However, shortcomings and limitations plague the sustained implementation of such projects and investors are wary of signing up in the current climate.

 

Although a number of decrees have been put forward to facilitate investment, critics have noted that the environment is not attractive and investors are not granted the necessary flexibility regarding these projects. PPP investment activities were regulated by Decree 15/2015/ND-CP on PPP investment and Decree 30/2015/ND-CP guiding the implementation of some articles of the Law on Bidding, as well as several other documents.

 

From 1990 to 2016, the country completed 84 PPP projects amounting to US$16.2 billion, with 79 percent of the projects in the energy sector. However, since the issuance of the PPP pilot programme in 2011, no PPP project has been signed under this framework. Compared with regional neighbours, foreign investment in infrastructure in Vietnam is lagging behind.

 

Recently, the government issued Decree 63/2018 (Decree 63), replacing Decree 15/2015, specifying the areas, investment conditions, and procedures for PPP projects in Vietnam. The new decree increases the investor equity ratio for PPP projects to 20 percent. Decree 63 takes effect in June this year.

 

Does this go far enough?

 

Inspection and audit results on build-operate-transfer (BOT) and build-transfer (BT) projects showed that most applied limited tendering in choosing investors, leading to low competitiveness and a lack of transparency. Meanwhile, the announcement of projects has yet to be implemented in an open manner.

 

At the same time, the supervision of projects’ implementation has been ineffective, leading to low quality construction works and many other problems.

 

In response to this range of issues, Vietnam’s National Assembly has requested that the government come up with a PPP law that removes such difficulties and legal restrictions in order to promote this form of investment.

 

3 things a successful PPP law should include

 

  1. A clear risk-sharing mechanism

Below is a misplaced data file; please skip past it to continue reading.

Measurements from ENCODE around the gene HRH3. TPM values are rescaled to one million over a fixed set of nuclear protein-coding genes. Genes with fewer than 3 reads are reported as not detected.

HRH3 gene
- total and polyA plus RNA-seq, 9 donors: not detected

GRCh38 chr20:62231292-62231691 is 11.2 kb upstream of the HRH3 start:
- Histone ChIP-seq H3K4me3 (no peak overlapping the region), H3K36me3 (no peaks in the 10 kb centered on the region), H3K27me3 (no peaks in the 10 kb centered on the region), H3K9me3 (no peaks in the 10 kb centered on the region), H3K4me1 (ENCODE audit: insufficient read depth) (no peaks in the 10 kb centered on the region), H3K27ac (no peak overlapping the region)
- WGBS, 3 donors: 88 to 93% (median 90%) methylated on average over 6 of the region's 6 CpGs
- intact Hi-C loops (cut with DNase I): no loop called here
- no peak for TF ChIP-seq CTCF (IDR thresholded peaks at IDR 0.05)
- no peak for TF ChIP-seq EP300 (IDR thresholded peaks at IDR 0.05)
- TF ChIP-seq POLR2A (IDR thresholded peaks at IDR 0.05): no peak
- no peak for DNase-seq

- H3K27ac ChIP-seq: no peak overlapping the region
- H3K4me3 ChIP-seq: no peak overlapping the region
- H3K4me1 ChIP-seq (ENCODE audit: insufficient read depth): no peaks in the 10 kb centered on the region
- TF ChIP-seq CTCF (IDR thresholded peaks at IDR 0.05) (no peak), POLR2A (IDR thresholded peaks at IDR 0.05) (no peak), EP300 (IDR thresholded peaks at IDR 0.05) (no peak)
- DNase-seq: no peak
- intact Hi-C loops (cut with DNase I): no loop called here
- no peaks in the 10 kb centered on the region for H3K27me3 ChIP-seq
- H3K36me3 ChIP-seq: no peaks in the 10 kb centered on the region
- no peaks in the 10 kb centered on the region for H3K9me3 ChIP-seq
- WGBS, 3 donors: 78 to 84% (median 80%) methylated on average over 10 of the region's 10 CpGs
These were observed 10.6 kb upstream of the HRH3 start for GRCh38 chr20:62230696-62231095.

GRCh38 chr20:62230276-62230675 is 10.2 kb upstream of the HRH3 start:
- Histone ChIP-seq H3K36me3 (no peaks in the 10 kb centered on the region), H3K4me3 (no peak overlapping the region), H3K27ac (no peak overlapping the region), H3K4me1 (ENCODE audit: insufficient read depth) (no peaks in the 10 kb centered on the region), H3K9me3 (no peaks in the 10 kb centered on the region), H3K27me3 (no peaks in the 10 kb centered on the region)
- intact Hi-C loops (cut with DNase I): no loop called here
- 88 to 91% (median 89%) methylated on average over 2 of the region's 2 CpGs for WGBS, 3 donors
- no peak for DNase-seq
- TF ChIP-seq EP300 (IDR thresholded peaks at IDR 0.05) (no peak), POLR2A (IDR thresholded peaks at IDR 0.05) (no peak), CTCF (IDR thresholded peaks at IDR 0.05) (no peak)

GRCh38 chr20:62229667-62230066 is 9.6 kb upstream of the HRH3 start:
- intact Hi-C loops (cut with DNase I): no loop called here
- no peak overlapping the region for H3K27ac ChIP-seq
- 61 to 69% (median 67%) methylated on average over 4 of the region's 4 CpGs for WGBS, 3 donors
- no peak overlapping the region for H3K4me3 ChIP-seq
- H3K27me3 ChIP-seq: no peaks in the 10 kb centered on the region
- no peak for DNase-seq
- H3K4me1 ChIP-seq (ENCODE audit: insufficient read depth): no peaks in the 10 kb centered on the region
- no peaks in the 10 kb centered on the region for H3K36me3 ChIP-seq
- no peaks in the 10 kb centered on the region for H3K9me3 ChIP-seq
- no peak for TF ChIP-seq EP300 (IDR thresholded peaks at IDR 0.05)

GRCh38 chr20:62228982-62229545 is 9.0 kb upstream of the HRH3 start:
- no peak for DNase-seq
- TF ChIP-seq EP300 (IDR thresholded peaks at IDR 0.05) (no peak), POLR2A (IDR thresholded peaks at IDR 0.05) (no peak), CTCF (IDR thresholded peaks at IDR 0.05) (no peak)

Authorities have yet to clarify a risk-sharing mechanism in which the government guarantees a certain minimum revenue flow for the developer, agreeing to top it off if it isn’t met. This is especially important in the case of infrastructure, where projects can often carry significant risk. Some regulatory clarity would help investor confidence.

 

The current model transfers most of the risk on to the private sector. To attract private sector investors and operators, a transparent policy framework and fair allocation of risk are key. Similarly, attractive deal structures with a clearly defined project scope and adequate guarantees on the expected financial return will help to encourage participation in PPP deals.

 

  1. Exchange rate guarantees

 

Vietnam’s infrastructure projects will sell their output in the local currency, the Vietnamese dong, while long-term financing will be provided in a foreign currency. This has a negative impact on the bankability of such projects. A new and successful PPP law would need to improve on this point by including a mechanism for government guarantees of convertibility, so investors can be sure of the same exchange rate over the course of a long-term construction project.

 

Limitations on the remittance of foreign currencies overseas will also need to be scaled back.

These obstacles, and the risk of currency fluctuations, have a big impact on investor confidence. Their removal would go a long way in attracting the kind of projects needed to keep the country moving.

 

  1. Financial incentives

 

As a typically long-term investment, infrastructure projects will need added incentives and guarantees on return in order for investors to make the 20-30 year commitments required for big constructions.